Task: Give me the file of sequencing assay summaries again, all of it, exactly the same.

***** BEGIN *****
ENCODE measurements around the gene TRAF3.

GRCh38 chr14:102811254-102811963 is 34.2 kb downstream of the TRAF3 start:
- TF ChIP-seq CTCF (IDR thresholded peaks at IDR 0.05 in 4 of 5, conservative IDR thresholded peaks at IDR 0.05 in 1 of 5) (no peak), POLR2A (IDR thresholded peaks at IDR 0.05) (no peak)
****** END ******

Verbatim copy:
ENCODE measurements around the gene TRAF3.

GRCh38 chr14:102811254-102811963 is 34.2 kb downstream of the TRAF3 start:
- TF ChIP-seq CTCF (IDR thresholded peaks at IDR 0.05 in 4 of 5, conservative IDR thresholded peaks at IDR 0.05 in 1 of 5) (no peak), POLR2A (IDR thresholded peaks at IDR 0.05) (no peak)